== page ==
Palladium prices have soared 80% this year to record highs as financial sanctions on Russia, which produces 25%-30% of global supply, disrupt shipments and worsen a supply shortage, Reuters reported.
Palladium is a key material for exhaust catalysts used to reduce emissions.
From around US$1,900 an ounce at the start of 2022, palladium surged to $3,440.76 on Monday, passing 2021’s record $3,017.18, the news agency said.
Other Russian-produced resources used by the auto industry, including oil, aluminium and nickel have also spiked as sanctions imposed by countries including the US and the EU prompt many banks and shippers to stop handling Russian goods.
The closure of much of Europe to flights from Russia has also complicated airborne transport of palladium.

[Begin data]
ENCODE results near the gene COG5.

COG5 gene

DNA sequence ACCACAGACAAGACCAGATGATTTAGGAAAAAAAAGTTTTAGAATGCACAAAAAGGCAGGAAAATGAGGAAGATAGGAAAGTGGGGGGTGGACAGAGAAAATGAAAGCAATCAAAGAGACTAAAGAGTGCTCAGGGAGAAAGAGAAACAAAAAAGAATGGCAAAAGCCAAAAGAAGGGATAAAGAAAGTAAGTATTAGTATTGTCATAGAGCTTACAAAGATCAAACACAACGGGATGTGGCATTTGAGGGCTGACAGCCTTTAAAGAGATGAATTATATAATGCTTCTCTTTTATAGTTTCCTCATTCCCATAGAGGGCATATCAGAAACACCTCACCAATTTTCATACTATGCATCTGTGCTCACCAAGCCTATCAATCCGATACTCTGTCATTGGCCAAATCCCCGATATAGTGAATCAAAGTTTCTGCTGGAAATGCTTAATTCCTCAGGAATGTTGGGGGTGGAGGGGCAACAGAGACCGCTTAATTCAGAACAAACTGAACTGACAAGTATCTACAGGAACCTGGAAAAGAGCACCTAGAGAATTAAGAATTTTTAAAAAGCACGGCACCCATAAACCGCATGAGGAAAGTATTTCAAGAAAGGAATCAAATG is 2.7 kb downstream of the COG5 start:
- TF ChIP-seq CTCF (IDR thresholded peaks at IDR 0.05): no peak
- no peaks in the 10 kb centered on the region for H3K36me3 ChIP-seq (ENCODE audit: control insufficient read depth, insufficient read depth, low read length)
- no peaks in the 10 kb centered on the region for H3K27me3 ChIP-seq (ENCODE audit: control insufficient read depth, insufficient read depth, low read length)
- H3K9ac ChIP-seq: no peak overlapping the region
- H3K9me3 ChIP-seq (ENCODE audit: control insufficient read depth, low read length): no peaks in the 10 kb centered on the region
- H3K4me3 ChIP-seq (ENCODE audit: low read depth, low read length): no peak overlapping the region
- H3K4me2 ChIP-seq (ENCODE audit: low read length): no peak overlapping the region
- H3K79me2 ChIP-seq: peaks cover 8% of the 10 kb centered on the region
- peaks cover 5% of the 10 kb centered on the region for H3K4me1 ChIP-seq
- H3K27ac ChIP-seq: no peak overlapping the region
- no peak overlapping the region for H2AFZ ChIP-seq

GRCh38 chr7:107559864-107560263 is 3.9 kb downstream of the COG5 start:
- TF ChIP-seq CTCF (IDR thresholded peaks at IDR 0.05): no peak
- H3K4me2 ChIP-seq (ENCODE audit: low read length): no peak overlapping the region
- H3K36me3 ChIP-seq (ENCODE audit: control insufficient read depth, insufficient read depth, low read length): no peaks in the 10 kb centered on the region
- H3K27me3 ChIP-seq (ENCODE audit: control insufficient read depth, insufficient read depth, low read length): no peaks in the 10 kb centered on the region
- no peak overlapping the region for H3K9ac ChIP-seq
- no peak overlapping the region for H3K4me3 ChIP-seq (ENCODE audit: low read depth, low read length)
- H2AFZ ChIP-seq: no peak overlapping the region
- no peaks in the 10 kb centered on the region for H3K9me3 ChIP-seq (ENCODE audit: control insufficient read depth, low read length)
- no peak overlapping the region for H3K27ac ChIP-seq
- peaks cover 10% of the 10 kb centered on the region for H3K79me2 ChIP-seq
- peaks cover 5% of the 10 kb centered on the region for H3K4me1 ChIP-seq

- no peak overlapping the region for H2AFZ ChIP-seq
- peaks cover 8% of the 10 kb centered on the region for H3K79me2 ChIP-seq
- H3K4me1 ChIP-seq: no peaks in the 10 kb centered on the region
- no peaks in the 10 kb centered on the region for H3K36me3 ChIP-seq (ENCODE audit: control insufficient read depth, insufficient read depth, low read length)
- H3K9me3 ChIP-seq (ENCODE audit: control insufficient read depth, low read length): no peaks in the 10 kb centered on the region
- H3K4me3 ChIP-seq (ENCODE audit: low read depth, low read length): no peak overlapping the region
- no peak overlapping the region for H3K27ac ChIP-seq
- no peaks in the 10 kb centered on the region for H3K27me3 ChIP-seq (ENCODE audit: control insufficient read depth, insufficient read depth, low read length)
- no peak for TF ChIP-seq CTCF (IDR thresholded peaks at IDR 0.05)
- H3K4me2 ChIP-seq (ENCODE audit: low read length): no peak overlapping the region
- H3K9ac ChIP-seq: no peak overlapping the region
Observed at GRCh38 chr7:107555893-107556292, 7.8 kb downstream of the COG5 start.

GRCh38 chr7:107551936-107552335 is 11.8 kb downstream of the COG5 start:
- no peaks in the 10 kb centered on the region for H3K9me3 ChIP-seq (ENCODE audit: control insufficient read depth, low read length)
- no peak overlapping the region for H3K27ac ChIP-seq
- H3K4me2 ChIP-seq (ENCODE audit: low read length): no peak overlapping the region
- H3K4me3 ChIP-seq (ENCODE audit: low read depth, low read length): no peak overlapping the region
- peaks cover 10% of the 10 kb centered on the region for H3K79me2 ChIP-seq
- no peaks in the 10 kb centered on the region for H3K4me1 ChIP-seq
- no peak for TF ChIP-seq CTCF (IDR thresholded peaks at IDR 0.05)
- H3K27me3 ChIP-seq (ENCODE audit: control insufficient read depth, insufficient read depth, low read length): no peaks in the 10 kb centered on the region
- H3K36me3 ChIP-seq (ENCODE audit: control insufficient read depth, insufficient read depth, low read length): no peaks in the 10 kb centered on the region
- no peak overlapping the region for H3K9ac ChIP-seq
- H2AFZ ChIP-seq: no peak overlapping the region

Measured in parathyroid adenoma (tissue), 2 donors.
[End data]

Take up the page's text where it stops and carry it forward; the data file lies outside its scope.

“I expect prices to go much higher still,” Commerzbank analyst Daniel Briesemann told Reuters. With worsening conflict in Ukraine raising the risk of more sanctions, “the sky is the limit,” he added.
“There’s no lending, there’s no liquidly,” a trader in London told the news agency. “Everybody is sitting on metal and waiting.”
Most Russian palladium is mined in Siberia by Norilsk Nickel (Nornickel) which has not been sanctioned, Reuters said.
According to Reuters, many analysts expect palladium prices to come down once supply chains adapt to sanctions.
“Our base case assumes that these issues (of restricted supply) last no longer than a month, and alternative ways to ship metal are found,” Citi analysts told Reuters, predicting average prices of $2,200 an ounce in the fourth quarter.
Citi has forecast the roughly 10m ounces a year market would see deficits of 446,000 ounces this year and 176,000 ounces in 2023 and a surplus of 28,000 ounces in 2024.
In the longer term, palladium demand is expected to fall as the market share of zero-emission electric vehicles rises, Reuters noted.